An abundance of TR2 mRNA detected in developing mouse embryos and in situ hybridization revealed that TR2 is highly expressed in the active proliferating zone of the developing nervous system and other developing organs (Lee, C. H., et al., (1996) Mol Reprod Dev 44:305-14, Young, W. J., et al., (1998) J Biol Chem 273:20877-85). TR2 has been shown to be specifically expressed in adult mice testes and is confined to advanced germ cells (Lee, C. H., et al. (1996) Mol Reprod Dev 44:305-14). The role of TR2 has been demonstrated in the regulation of several signaling pathways included retinoic acid (Lin, T. M. et al. (1995) J Biol Chem 270:30121-8), thyroid hormone (Chang, C., and H. J. Pan (1998) Mol Cell Biochem 189:195-200), and ciliary neurotrophic factor (Young, W. et al. (1998) J Biol Chem 273:20877-85) TR2-mediated repression has been shown to be, in part, a direct interaction with both class I and class II histone deacetylase proteins (Franco, P. J. et al. (2001) Mol Endocrinol 15:1318-28). The expression of TR2 was completely repressed in the surgery-induced cryptorchidism of the rhesus monkey through a pathway which involves p53 and the retinoblastoma gene product (Rb). Such dramatic repression of TR2 in cryptorchidism suggests that TR2 may play important roles in male infertility associated with cryptorchidism (Mu, X. et al. (2000) J Biol Chem 275:23877-83). In vitamin A-depleted mice, the spermatogenesis was blocked at an early stage. In testes losing advanced germ cells, the expression of TR2 could not be detected, suggesting a biological relationship between TR2 and male germ-cell differentiation (Lee, C. H., et al. (1996) Mol Reprod Dev 44:305-14). These studies strongly indicate that TR2 may play a role in the embryogenesis and male germ-cell differentiation.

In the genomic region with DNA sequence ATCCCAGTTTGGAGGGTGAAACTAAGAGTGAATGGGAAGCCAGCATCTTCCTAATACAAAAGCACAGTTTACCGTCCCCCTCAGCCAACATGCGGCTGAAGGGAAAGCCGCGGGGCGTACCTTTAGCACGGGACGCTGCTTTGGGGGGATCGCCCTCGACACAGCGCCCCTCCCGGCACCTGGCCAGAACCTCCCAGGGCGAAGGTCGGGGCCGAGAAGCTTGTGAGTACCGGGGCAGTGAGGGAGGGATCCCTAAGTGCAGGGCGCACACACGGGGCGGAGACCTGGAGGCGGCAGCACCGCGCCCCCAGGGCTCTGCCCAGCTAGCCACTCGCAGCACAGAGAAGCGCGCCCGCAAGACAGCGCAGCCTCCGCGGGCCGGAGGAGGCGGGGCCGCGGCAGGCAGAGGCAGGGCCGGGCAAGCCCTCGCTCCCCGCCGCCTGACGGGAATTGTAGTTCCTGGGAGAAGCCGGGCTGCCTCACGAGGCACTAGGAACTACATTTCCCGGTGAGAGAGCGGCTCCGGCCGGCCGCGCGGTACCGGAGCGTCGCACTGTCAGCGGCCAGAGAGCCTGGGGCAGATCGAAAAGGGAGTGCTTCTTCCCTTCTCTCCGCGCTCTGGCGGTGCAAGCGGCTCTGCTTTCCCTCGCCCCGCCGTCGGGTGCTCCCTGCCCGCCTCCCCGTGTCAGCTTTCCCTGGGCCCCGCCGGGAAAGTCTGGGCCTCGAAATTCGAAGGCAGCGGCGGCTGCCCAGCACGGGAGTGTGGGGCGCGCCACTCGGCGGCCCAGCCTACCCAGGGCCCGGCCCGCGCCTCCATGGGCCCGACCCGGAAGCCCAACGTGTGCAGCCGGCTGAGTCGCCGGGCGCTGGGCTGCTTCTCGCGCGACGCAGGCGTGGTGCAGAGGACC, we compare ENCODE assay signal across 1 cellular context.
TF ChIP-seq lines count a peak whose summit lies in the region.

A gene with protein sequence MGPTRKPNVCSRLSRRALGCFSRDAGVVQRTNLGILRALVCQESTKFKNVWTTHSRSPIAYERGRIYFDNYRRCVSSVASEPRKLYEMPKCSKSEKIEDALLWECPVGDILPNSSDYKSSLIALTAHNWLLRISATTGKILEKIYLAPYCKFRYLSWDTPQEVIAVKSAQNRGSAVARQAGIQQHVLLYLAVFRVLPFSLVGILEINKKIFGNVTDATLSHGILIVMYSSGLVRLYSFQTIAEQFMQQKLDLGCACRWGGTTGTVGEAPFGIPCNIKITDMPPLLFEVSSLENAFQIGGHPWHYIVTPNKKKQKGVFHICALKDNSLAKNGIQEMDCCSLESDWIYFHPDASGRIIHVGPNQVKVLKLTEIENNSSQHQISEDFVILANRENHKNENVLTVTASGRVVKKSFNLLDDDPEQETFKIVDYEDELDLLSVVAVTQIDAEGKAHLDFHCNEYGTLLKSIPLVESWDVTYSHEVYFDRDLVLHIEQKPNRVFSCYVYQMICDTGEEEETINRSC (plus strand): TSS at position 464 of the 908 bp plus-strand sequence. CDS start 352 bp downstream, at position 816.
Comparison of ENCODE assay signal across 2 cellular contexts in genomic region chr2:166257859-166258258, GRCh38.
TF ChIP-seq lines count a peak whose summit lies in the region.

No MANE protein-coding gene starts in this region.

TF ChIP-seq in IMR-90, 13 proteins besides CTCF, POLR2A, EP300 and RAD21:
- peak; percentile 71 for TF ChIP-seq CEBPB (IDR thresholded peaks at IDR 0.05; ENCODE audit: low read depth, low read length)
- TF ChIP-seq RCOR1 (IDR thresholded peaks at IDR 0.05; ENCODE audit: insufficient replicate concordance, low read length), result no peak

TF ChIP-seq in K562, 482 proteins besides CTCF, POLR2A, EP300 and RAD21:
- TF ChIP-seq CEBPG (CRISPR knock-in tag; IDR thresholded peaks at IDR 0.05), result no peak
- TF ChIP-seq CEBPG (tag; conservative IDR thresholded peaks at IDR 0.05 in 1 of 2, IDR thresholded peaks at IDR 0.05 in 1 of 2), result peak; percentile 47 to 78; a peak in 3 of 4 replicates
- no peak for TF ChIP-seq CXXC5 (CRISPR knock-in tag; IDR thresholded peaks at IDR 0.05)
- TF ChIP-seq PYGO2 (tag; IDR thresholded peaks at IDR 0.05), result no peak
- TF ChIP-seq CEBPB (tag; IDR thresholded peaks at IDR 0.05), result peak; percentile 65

III. SUMMARY OF THE INVENTION

In accordance with the purposes of this invention, as embodied and broadly described herein, this invention, in one aspect, relates to compositions and methods related to testicular orphan nuclear receptor.